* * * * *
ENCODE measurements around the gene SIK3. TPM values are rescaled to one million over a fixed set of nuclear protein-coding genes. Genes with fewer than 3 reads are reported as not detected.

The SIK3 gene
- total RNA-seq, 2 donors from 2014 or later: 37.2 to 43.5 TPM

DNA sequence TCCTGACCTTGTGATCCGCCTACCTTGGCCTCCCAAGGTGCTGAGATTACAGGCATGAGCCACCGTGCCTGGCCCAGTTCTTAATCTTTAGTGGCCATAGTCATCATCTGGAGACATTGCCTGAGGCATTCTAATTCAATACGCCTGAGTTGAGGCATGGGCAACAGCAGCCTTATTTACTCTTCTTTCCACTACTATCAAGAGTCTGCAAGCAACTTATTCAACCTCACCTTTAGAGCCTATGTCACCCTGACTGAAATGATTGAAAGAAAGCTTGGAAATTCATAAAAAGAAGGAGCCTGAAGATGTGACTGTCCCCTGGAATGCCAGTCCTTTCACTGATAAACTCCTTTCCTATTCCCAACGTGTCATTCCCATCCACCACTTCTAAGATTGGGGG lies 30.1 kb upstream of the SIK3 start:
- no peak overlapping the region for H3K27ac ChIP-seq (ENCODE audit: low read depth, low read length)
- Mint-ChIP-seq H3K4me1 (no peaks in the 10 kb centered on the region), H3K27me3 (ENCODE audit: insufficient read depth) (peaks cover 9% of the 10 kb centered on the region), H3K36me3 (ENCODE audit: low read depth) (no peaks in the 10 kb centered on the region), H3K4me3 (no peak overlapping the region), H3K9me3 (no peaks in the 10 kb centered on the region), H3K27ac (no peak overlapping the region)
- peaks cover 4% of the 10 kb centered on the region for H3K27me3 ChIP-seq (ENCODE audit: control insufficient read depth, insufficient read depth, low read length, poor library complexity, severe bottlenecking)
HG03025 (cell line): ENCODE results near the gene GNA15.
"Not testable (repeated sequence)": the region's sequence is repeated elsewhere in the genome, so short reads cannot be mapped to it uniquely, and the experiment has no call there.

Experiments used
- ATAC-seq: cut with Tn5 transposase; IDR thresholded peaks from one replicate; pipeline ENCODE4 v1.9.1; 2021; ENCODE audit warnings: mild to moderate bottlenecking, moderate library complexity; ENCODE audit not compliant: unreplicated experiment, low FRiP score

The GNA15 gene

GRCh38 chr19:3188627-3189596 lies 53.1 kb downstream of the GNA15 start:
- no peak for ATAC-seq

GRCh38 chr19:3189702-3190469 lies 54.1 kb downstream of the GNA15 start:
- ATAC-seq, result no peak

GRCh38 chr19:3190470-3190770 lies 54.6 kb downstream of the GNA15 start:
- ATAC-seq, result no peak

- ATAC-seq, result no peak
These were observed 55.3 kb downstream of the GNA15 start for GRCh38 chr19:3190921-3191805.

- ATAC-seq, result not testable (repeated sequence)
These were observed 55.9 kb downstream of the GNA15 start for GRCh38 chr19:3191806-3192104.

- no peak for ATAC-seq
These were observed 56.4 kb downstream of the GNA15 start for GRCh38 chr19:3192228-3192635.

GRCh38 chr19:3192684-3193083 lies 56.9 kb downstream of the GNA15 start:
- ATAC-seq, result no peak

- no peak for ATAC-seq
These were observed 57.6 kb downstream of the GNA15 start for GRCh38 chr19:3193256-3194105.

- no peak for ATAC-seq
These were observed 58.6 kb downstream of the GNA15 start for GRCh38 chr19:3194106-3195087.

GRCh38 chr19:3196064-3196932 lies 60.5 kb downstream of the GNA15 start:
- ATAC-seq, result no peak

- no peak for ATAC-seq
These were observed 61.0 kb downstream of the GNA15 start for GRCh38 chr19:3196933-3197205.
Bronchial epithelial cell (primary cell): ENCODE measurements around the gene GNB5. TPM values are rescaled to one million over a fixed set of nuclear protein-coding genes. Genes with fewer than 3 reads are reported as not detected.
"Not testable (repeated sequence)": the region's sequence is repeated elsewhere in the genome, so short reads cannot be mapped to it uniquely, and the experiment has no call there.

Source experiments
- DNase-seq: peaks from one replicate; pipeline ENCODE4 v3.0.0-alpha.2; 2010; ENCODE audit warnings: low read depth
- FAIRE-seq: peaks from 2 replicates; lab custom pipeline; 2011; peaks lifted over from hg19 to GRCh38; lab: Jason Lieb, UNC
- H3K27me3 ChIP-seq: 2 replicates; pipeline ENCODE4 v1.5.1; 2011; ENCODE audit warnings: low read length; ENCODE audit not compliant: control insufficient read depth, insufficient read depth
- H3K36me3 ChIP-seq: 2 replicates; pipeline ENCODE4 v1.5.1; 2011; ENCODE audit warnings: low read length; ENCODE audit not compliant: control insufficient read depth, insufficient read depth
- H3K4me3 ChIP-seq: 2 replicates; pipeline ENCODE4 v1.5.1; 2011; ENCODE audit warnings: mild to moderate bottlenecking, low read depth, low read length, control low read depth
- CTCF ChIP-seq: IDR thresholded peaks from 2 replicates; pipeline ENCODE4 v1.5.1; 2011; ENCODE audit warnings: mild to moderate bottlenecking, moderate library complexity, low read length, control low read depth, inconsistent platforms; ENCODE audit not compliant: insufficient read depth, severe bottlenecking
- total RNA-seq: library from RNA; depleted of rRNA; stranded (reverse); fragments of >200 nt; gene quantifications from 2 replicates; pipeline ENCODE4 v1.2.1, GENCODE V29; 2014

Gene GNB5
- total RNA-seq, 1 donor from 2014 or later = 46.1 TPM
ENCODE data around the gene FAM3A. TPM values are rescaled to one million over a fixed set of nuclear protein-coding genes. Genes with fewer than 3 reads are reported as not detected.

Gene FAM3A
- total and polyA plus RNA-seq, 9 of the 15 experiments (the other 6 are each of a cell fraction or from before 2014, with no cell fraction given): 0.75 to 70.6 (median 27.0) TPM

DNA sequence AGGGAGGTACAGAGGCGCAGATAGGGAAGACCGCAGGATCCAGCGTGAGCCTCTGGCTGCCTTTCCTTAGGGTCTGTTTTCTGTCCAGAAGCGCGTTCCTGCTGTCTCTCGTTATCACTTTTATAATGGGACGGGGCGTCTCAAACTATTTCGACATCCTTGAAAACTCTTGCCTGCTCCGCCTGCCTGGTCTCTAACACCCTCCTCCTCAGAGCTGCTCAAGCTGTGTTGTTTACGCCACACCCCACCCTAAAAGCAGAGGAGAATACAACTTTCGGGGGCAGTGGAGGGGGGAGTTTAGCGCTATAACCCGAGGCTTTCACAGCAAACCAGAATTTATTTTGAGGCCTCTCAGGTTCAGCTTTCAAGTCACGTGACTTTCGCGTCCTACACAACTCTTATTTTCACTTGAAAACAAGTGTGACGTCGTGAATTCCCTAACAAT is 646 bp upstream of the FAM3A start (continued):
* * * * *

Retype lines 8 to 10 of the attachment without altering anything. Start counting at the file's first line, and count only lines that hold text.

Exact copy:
HG03025 (cell line): ENCODE results near the gene GNA15.
"Not testable (repeated sequence)": the region's sequence is repeated elsewhere in the genome, so short reads cannot be mapped to it uniquely, and the experiment has no call there.

Experiments used